Volcanic eruptions might result in rise in sea level, suggests new study

London, Nov 28: A new study has found out that volcanic eruptions might lead to an increase in global sea level.

The study points out that the eruptions might also affect the sea level in unexpected ways, like blocking out sunlight and cooling both the ground and the ocean.

Computer modellers previously thought that this might result in a drop in sea level, since water becomes denser as it cools.

But the research work by Aslak Grinsted of the University of Lapland in Finland and colleagues, indicates that sea levels shoot up after an eruption, initially at least.

The researchers used monthly mean tide-gauge records to determine sea level following five major volcanic eruptions since 1890, adjusting to remove changes in local elevation and atmospheric pressure.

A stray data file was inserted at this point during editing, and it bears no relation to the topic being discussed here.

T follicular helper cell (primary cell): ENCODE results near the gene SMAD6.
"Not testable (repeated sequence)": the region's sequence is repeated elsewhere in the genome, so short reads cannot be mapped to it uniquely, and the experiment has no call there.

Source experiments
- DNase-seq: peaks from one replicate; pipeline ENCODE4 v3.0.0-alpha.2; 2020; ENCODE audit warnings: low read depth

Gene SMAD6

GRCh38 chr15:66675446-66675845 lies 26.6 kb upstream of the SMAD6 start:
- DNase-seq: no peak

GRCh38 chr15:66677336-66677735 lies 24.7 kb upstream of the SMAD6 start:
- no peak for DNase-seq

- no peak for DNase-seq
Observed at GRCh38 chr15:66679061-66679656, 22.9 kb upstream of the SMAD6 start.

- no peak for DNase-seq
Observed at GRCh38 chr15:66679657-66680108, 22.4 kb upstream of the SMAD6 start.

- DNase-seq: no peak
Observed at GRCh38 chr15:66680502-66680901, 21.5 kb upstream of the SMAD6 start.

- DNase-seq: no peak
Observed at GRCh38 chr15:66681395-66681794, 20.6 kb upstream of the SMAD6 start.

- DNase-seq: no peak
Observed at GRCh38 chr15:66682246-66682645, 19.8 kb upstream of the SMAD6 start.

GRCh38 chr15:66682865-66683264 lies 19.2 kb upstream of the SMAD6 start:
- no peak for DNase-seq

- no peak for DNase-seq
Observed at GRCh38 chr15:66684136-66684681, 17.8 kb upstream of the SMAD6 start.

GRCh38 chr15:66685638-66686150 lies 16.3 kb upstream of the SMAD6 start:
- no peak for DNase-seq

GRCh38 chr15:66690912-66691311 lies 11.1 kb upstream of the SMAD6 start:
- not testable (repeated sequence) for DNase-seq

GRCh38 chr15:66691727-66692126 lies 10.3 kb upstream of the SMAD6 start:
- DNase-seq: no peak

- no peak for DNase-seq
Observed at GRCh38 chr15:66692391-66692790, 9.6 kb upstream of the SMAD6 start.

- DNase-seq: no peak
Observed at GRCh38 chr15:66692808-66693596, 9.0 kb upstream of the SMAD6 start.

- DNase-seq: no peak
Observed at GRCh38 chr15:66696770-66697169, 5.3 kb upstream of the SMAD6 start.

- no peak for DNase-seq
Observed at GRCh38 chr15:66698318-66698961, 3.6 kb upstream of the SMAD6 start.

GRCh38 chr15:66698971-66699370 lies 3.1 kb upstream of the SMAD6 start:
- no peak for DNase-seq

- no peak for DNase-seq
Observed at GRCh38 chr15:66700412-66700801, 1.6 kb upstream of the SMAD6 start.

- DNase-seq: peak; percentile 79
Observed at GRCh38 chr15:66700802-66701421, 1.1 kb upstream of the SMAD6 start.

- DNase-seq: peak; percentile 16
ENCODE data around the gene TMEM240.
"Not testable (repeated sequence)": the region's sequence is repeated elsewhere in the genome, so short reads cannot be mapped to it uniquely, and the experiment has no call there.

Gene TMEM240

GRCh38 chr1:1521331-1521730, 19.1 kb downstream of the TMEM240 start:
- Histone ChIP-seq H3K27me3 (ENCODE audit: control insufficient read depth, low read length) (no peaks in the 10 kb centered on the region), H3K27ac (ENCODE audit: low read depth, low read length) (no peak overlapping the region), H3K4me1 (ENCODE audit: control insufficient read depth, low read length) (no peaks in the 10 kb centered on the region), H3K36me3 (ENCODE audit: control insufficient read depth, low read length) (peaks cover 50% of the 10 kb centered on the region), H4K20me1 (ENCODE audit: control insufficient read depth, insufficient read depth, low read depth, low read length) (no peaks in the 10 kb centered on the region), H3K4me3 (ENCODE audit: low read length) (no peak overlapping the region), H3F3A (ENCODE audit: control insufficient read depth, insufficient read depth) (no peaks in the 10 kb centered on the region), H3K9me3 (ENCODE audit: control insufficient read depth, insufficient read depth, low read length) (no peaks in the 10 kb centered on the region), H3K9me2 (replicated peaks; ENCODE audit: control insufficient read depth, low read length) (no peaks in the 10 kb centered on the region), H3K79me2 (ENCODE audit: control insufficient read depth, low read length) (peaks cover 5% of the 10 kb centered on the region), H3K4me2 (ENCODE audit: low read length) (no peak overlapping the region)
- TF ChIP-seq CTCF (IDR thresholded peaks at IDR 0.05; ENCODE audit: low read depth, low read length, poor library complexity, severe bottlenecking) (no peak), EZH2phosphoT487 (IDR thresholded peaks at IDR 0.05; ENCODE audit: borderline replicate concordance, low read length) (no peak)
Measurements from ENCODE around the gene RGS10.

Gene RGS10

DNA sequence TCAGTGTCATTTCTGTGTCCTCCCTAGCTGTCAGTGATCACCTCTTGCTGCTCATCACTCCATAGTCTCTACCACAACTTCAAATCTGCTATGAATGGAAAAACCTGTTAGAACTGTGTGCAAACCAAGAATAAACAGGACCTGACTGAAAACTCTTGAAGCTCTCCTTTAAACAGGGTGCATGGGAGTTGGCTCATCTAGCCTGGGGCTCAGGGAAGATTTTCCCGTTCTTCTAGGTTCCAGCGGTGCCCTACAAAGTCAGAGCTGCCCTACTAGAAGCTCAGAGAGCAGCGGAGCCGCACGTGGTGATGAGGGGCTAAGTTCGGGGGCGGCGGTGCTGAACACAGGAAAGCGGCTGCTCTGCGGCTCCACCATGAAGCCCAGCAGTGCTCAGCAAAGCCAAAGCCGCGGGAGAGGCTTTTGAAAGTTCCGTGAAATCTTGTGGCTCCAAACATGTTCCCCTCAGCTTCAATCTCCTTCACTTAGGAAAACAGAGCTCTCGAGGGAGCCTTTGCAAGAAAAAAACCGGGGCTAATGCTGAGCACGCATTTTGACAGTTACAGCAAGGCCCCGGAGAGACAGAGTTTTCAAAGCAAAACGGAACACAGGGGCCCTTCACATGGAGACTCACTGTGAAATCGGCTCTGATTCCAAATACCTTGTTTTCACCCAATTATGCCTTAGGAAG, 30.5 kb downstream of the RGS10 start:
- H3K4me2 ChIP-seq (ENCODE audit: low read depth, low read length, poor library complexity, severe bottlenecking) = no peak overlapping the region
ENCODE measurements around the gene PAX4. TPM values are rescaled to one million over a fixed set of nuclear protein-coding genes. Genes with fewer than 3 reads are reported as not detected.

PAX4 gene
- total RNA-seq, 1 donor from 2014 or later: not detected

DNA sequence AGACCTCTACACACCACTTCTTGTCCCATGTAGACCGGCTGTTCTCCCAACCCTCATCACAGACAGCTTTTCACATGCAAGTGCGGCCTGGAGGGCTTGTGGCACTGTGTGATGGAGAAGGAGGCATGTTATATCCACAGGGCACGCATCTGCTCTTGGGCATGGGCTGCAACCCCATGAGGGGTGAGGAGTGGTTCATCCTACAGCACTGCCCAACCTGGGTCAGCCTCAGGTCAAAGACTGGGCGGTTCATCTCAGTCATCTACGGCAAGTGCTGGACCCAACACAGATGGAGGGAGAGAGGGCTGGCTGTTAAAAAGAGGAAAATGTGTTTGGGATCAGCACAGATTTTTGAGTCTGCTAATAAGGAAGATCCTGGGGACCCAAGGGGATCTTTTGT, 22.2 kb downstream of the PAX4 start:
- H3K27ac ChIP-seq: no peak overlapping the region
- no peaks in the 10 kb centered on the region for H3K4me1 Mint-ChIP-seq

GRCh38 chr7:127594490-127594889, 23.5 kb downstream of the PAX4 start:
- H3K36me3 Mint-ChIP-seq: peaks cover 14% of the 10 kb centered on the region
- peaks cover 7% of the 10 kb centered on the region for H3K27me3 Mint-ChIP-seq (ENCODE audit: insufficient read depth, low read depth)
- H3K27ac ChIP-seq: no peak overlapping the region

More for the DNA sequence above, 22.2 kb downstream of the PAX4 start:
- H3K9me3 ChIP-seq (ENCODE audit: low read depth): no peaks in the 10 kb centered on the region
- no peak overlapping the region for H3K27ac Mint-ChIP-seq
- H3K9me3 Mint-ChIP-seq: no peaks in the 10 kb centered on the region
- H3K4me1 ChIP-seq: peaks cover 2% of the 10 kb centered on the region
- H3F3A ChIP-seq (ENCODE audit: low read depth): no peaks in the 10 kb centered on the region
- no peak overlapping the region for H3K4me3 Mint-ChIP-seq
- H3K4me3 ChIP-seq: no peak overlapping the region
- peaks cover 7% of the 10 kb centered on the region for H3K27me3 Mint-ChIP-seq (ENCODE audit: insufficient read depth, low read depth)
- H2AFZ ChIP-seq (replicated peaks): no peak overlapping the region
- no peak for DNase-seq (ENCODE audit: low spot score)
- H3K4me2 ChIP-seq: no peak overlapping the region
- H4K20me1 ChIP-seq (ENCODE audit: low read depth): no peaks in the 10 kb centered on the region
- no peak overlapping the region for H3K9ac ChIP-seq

They found that sea levels rose by around 9 millimetres following each eruption.

Aslak Grinsted suggest that this is because volcanic aerosols reflect sunlight, cooling the ocean surface, which reduces evaporation.

"Lower evaporation causes an imbalance in water fluxes to and from the ocean," Grinstead told New Scientist. "So, sea levels rise as rivers continue to top up the ocean," he added.

Evaporation returns to normal after about a year as the aerosols dissipate and the sea level declines from its peak, continuing to drop to a minimum of about 7 mm below the original level 2 to 3 years after the eruption.

Grinsted attributes the drop to a combination of reduced runoff from the earlier drop in rainfall, reduced glacial melting resulting from the cool spell, and cooler sea water becoming denser. (ANI)